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Tuesday, January 7, 2014

Tragedy in Seventy Seconds: The Death of Keith Vidal and the Importance of Coming Together


I wish this story never had to be printed, but perhaps it is a call for people with all types of disabilities to come together. When we all have different diagnoses, it can be easy to see what separates us. Because we’re… well, different. It can be easy to say, “I’m not one of those people; his or her story has nothing to do with mine.” I am not trying to shame those who have perhaps indulged in these easy options, but rather to teach them that today is the moment to think again. To recognize the power of a cross-disability coalition, one that empowers, supports, and protects its members without hesitation. If for no other reason, build this dream in honor of Keith Vidal.
Keith was an 18-year-old young man with schizophrenia reportedly shot and killed by a North Carolina police officer. Keith’s family called the police for help during an episode in which he threatened his mother. Despite the fact that two officers arrived and successfully calmed him, a third allegedly arrived “fourteen minutes later” and shot him as he lied on the floor after multiple shots with a Taser. The shot was fired seventy seconds after the third officer arrived. Seventy. In just over a minute, an officer that “didn’t have time for this” took a parent’s child, snuffed a young life, and reinforced the culture of fear and misunderstanding surrounding people with psychiatric disabilities.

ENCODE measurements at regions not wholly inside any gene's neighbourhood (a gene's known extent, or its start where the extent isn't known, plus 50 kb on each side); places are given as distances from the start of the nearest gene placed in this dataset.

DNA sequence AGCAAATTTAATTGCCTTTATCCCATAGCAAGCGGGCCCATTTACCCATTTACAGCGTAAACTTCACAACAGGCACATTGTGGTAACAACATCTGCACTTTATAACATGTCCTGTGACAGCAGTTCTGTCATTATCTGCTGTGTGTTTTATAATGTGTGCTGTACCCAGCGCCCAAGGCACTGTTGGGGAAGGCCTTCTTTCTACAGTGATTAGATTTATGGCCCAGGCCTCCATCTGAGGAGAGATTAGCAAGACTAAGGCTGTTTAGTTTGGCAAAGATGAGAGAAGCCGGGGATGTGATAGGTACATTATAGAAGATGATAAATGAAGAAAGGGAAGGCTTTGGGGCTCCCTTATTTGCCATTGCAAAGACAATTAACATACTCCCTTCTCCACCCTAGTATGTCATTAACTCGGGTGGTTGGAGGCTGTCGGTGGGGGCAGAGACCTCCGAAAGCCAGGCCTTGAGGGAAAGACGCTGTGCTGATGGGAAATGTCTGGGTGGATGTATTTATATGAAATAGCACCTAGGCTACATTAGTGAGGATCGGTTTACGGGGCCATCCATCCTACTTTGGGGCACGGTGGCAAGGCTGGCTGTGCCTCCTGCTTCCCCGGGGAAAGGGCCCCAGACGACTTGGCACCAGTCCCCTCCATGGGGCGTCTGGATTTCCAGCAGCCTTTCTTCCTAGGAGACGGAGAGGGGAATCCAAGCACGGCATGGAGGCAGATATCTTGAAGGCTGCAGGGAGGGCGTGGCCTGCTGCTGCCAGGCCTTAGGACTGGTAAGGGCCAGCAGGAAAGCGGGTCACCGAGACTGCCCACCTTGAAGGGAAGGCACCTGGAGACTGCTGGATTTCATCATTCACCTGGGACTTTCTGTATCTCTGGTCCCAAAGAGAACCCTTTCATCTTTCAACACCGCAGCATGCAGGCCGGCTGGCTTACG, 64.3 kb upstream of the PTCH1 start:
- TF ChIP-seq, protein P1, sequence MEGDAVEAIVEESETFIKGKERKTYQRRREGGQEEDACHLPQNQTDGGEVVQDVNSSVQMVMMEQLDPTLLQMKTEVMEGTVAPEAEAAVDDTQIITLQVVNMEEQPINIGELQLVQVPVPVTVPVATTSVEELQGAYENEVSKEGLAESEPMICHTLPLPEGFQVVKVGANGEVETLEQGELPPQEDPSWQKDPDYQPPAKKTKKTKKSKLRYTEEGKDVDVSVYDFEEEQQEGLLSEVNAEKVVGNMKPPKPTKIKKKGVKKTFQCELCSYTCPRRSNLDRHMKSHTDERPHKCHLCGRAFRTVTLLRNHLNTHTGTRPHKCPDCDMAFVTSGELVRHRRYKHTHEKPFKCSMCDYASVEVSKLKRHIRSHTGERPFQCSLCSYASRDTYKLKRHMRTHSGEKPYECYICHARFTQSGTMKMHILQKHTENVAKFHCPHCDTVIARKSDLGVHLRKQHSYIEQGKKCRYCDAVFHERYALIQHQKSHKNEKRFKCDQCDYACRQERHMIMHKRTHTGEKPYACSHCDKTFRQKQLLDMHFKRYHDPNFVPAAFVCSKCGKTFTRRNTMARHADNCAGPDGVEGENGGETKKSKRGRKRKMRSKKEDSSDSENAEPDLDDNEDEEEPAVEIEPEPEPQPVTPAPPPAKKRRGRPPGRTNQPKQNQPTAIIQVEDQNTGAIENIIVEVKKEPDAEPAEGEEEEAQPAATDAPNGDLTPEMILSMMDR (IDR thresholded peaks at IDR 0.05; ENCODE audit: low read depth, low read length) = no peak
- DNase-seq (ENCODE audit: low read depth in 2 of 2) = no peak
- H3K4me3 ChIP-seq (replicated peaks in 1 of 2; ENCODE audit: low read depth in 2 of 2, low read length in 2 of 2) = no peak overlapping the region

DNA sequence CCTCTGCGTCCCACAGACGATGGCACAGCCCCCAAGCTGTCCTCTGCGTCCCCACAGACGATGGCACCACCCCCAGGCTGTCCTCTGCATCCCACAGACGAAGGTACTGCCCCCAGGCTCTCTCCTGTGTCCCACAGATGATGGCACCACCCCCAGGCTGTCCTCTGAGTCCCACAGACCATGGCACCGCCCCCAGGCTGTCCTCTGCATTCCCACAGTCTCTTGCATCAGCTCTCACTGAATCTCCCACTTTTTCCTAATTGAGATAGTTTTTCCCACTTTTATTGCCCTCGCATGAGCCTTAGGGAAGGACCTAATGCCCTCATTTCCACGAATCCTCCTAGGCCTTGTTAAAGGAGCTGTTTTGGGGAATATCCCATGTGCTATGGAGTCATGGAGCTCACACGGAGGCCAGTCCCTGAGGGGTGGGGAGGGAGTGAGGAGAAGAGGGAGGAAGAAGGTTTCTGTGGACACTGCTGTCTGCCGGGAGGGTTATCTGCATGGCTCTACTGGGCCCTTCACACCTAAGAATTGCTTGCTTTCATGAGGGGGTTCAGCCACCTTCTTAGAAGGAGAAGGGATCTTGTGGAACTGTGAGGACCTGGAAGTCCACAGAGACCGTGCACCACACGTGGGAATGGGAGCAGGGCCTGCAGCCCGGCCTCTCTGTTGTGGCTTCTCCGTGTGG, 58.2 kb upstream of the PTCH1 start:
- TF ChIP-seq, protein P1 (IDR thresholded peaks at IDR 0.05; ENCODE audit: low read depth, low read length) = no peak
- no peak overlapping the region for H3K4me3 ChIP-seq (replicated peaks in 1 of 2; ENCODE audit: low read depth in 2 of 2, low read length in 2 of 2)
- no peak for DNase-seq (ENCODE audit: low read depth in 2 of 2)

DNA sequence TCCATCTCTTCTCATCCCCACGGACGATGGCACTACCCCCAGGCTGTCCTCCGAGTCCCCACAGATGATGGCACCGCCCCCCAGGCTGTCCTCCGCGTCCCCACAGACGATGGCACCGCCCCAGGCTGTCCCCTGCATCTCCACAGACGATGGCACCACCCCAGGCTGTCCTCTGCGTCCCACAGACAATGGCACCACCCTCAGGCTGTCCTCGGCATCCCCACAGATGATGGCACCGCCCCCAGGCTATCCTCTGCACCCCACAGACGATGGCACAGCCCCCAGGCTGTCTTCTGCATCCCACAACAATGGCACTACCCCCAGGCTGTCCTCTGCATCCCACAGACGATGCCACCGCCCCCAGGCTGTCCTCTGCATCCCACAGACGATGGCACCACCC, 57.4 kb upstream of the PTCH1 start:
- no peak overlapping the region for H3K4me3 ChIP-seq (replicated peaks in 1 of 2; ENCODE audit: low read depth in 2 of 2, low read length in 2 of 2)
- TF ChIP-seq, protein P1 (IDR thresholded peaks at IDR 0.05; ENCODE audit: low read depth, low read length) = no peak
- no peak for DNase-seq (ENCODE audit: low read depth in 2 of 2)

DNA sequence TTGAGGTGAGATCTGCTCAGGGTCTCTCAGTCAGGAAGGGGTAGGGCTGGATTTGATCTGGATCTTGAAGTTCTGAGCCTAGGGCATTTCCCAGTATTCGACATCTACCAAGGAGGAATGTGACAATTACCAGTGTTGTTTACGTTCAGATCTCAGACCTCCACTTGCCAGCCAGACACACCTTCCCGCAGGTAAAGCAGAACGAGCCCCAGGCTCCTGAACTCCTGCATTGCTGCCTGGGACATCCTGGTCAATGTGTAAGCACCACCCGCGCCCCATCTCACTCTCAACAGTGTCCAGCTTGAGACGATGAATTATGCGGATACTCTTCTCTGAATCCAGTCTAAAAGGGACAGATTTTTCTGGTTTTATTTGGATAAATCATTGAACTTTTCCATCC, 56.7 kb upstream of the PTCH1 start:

Nothing can be done now to bring this young man back, but I hope this tragedy is one that will demonstrate how far we have to go to improve our attitudes toward psychiatric disabilities in this country. If we work together to promote understanding and education, perhaps we will see a day when people with these diagnoses will be treated with dignity. Yes, Keith’s disability is dramatically different than mine. I will never face the same exact set of challenges as he did, but I count him as a brother in the disability movement, and a fellow human being. Keith was someone’s son, someone’s friend, someone’s brother. Someone with a future. Keith matters to someone, and so he matters to me.
Perhaps you have a disability much different than Keith’s, or maybe quite the same. Perhaps you will have one someday. Or maybe you don’t have one at all. No matter the relevance of his situation to your own experiences, Keith is a person. Keith is a dramatic example of what can transpire when stereotypes, prejudice, and fear become bound to our culture. He deserves to be alive today. Instead, his life was ended in less time than it will take you to reach the bottom of this page.

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